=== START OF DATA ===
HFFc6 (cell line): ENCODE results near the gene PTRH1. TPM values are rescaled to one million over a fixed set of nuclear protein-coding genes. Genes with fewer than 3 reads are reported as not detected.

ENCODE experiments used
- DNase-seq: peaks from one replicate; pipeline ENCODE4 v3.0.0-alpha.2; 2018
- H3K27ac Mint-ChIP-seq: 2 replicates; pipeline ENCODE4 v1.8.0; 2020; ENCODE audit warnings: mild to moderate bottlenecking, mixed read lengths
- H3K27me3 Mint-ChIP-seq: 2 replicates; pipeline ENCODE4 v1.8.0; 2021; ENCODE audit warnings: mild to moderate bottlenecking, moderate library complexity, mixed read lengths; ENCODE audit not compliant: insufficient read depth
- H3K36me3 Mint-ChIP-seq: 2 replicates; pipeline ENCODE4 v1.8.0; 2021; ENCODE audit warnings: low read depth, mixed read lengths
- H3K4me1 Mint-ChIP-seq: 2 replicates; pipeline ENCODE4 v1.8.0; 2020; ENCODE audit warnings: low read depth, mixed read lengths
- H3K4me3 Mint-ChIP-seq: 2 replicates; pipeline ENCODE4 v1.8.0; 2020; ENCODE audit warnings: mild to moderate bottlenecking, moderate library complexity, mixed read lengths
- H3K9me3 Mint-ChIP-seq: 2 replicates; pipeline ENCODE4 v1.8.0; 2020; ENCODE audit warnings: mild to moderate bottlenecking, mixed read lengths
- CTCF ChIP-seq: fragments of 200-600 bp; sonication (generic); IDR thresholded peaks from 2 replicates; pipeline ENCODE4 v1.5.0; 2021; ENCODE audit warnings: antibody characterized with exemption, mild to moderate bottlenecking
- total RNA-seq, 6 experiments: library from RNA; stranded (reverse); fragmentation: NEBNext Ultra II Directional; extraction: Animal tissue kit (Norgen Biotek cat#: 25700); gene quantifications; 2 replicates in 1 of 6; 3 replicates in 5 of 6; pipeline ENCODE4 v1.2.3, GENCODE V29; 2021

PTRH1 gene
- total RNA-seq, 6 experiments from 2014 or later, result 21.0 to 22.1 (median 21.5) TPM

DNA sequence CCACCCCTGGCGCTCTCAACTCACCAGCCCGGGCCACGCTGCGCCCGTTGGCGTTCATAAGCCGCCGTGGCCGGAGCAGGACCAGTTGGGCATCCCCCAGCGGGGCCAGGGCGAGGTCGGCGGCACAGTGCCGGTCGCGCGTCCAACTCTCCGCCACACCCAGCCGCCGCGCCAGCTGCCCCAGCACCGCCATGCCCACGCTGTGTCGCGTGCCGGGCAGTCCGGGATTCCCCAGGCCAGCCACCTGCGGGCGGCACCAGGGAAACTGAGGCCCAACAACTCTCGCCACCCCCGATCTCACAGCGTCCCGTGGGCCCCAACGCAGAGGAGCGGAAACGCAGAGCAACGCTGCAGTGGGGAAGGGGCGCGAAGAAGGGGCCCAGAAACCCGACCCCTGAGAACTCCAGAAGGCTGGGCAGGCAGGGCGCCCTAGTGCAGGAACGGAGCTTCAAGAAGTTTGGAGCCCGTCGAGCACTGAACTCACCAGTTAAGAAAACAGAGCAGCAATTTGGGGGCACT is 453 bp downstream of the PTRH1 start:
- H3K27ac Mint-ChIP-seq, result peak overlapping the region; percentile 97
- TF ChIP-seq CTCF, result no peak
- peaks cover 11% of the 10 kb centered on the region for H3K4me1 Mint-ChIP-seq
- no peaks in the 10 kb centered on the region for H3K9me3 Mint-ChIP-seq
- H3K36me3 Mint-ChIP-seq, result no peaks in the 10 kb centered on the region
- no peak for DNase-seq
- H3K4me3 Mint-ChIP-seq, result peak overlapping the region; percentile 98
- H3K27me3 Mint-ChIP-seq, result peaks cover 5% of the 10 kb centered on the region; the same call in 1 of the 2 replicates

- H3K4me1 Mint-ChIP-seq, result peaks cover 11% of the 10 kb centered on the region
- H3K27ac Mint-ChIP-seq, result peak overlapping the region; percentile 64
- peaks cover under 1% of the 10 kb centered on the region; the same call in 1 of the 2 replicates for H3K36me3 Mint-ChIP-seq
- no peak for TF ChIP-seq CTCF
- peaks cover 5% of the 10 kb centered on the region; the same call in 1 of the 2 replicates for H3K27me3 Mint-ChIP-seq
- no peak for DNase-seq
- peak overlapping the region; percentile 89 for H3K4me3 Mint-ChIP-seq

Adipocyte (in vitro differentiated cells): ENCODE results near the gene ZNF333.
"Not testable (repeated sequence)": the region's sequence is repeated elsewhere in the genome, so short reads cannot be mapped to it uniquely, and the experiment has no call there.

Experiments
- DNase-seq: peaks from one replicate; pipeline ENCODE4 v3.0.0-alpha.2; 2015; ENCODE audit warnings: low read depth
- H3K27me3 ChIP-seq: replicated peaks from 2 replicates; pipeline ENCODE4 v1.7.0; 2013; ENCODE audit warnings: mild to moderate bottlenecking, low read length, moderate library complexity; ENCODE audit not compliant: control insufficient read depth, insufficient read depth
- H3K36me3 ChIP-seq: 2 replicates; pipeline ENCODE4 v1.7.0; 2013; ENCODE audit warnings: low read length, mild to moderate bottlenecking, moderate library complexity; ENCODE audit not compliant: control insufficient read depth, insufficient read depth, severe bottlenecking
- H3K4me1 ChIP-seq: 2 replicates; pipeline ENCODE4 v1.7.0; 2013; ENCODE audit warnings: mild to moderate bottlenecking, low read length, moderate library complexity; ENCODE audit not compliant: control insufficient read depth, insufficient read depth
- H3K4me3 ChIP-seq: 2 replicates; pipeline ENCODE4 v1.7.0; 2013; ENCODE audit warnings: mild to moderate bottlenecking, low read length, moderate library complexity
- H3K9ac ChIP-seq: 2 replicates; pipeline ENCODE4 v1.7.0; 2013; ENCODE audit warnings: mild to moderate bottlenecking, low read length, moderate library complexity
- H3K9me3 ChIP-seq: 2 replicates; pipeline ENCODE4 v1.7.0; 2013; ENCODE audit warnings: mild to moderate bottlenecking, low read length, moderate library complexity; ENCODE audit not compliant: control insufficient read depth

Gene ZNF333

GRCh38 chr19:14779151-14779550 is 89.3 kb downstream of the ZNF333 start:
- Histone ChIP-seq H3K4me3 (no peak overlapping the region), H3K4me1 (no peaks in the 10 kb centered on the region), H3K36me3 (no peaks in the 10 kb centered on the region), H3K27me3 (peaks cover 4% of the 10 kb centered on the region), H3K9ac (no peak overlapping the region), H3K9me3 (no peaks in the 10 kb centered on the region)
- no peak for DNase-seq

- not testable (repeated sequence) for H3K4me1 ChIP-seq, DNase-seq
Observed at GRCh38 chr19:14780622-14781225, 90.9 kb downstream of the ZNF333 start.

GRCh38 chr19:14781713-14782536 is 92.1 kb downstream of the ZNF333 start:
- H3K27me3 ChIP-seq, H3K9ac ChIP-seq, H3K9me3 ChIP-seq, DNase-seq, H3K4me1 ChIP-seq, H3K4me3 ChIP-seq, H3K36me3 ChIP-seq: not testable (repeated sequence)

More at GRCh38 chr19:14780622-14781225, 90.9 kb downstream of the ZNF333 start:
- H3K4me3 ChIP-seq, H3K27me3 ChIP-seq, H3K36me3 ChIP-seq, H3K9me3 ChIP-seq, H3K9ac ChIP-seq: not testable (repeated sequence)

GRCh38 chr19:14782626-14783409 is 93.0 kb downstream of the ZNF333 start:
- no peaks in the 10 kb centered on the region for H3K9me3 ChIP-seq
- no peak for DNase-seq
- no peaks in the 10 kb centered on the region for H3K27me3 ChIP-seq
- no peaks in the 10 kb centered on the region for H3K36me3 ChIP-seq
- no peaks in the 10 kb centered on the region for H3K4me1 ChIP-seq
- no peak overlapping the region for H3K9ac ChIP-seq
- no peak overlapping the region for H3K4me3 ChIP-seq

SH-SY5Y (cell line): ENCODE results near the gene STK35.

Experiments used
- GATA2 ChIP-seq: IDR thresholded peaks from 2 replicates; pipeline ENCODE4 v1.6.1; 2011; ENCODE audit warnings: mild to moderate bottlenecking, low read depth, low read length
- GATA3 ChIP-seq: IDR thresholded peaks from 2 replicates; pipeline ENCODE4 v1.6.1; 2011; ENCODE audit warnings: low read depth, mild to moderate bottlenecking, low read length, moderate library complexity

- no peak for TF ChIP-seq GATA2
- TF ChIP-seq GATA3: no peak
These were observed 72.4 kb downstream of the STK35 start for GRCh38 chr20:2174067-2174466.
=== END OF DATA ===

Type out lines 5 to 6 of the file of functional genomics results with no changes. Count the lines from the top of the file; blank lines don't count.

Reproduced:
- H3K27me3 Mint-ChIP-seq: 2 replicates; pipeline ENCODE4 v1.8.0; 2021; ENCODE audit warnings: mild to moderate bottlenecking, moderate library complexity, mixed read lengths; ENCODE audit not compliant: insufficient read depth
- H3K36me3 Mint-ChIP-seq: 2 replicates; pipeline ENCODE4 v1.8.0; 2021; ENCODE audit warnings: low read depth, mixed read lengths